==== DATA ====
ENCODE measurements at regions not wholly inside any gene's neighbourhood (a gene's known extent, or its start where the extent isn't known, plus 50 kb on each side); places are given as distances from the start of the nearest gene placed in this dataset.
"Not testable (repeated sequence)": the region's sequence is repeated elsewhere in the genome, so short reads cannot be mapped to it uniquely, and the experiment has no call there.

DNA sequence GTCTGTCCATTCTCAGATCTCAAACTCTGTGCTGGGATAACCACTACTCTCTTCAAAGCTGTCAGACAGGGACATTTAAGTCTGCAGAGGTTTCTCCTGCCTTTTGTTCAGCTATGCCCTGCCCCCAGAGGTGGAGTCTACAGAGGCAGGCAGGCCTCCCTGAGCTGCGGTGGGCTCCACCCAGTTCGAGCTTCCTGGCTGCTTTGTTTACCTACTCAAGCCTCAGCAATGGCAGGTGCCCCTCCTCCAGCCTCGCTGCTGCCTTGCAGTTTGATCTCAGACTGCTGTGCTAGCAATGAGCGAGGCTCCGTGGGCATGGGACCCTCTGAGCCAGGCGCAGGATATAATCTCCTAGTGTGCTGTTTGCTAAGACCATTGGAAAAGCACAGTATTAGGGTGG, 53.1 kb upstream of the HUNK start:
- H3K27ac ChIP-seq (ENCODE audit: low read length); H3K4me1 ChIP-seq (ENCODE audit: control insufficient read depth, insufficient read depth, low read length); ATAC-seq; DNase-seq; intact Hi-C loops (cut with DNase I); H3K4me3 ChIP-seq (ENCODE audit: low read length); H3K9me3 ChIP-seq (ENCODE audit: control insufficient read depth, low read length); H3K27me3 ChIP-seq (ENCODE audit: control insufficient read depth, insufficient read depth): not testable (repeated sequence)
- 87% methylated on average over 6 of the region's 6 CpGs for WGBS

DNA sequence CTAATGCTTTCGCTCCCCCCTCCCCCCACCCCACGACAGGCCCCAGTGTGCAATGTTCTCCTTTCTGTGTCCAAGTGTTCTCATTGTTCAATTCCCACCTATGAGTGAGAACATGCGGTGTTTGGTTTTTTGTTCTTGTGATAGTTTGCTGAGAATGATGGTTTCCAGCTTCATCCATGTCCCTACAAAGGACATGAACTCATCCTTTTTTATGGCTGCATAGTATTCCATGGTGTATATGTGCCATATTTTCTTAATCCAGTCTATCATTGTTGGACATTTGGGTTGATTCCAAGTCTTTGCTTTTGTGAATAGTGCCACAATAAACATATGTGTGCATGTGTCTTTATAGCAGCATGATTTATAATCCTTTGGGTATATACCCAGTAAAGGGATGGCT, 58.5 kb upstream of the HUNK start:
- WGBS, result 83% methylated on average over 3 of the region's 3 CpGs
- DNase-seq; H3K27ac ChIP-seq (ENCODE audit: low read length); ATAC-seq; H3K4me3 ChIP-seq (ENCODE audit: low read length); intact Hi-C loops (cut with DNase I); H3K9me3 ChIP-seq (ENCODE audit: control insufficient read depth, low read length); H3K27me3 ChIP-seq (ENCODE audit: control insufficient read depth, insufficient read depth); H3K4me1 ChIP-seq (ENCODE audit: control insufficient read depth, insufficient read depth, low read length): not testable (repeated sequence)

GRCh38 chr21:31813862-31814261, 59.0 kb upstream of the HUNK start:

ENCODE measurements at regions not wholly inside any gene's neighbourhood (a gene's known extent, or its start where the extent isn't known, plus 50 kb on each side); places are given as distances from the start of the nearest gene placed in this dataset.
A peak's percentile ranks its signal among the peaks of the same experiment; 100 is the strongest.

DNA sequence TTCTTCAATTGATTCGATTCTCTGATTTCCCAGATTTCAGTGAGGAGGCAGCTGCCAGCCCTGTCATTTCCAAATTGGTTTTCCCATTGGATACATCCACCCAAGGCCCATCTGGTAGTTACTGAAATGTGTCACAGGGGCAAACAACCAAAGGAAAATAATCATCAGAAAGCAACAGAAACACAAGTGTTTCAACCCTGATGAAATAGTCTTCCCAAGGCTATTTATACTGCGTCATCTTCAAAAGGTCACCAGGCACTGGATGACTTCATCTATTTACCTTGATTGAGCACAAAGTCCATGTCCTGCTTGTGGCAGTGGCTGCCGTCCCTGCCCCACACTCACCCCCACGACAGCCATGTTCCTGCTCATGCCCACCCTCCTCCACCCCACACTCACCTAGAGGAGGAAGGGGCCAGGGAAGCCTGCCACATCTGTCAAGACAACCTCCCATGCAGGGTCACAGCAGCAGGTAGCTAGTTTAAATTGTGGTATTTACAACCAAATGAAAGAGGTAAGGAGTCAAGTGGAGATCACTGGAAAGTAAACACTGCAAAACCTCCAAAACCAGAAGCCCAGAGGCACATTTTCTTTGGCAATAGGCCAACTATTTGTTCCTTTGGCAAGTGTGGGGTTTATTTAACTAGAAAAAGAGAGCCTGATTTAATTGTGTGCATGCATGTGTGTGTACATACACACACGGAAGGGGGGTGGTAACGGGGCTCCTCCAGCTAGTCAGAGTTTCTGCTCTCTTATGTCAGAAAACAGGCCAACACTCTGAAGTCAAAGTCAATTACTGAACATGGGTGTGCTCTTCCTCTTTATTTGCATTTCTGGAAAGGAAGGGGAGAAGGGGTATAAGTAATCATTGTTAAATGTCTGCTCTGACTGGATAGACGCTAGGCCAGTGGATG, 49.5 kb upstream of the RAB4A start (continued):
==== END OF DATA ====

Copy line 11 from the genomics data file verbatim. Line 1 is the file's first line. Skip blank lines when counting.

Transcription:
A peak's percentile ranks its signal among the peaks of the same experiment; 100 is the strongest.